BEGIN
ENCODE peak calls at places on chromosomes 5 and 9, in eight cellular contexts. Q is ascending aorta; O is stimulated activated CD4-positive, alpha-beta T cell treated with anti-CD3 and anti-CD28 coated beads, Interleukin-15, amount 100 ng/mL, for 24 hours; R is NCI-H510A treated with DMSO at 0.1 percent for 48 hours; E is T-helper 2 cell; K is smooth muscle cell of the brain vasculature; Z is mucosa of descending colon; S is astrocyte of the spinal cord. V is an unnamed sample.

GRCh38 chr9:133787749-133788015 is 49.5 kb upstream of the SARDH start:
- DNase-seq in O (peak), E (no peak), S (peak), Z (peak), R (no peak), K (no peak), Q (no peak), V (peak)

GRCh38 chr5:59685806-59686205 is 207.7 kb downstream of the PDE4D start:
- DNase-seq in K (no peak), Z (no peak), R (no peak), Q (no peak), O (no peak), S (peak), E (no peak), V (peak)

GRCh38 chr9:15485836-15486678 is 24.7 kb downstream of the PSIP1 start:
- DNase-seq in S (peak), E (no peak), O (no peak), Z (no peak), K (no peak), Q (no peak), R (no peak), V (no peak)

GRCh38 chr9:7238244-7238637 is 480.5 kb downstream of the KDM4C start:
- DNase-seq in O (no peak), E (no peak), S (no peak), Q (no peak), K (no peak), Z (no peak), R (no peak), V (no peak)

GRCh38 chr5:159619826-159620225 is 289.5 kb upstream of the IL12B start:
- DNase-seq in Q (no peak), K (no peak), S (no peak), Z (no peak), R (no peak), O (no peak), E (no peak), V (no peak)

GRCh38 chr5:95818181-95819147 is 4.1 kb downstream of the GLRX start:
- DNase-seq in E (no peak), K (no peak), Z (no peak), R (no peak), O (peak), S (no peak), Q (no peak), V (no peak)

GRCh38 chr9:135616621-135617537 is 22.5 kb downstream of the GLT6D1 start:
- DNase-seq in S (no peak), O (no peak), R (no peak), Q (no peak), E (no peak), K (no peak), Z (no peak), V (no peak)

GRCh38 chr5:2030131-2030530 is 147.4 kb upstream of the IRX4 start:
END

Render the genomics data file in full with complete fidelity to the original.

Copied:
ENCODE peak calls at places on chromosomes 5 and 9, in eight cellular contexts. Q is ascending aorta; O is stimulated activated CD4-positive, alpha-beta T cell treated with anti-CD3 and anti-CD28 coated beads, Interleukin-15, amount 100 ng/mL, for 24 hours; R is NCI-H510A treated with DMSO at 0.1 percent for 48 hours; E is T-helper 2 cell; K is smooth muscle cell of the brain vasculature; Z is mucosa of descending colon; S is astrocyte of the spinal cord. V is an unnamed sample.

GRCh38 chr9:133787749-133788015 is 49.5 kb upstream of the SARDH start:
- DNase-seq in O (peak), E (no peak), S (peak), Z (peak), R (no peak), K (no peak), Q (no peak), V (peak)

GRCh38 chr5:59685806-59686205 is 207.7 kb downstream of the PDE4D start:
- DNase-seq in K (no peak), Z (no peak), R (no peak), Q (no peak), O (no peak), S (peak), E (no peak), V (peak)

GRCh38 chr9:15485836-15486678 is 24.7 kb downstream of the PSIP1 start:
- DNase-seq in S (peak), E (no peak), O (no peak), Z (no peak), K (no peak), Q (no peak), R (no peak), V (no peak)

GRCh38 chr9:7238244-7238637 is 480.5 kb downstream of the KDM4C start:
- DNase-seq in O (no peak), E (no peak), S (no peak), Q (no peak), K (no peak), Z (no peak), R (no peak), V (no peak)

GRCh38 chr5:159619826-159620225 is 289.5 kb upstream of the IL12B start:
- DNase-seq in Q (no peak), K (no peak), S (no peak), Z (no peak), R (no peak), O (no peak), E (no peak), V (no peak)

GRCh38 chr5:95818181-95819147 is 4.1 kb downstream of the GLRX start:
- DNase-seq in E (no peak), K (no peak), Z (no peak), R (no peak), O (peak), S (no peak), Q (no peak), V (no peak)

GRCh38 chr9:135616621-135617537 is 22.5 kb downstream of the GLT6D1 start:
- DNase-seq in S (no peak), O (no peak), R (no peak), Q (no peak), E (no peak), K (no peak), Z (no peak), V (no peak)

GRCh38 chr5:2030131-2030530 is 147.4 kb upstream of the IRX4 start: